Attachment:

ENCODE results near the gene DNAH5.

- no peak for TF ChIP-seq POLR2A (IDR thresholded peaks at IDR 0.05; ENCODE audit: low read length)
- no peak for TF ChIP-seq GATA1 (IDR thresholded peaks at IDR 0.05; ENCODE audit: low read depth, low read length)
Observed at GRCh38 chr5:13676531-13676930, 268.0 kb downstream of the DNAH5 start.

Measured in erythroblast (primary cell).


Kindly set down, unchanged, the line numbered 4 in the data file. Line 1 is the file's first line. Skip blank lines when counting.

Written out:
Observed at GRCh38 chr5:13676531-13676930, 268.0 kb downstream of the DNAH5 start.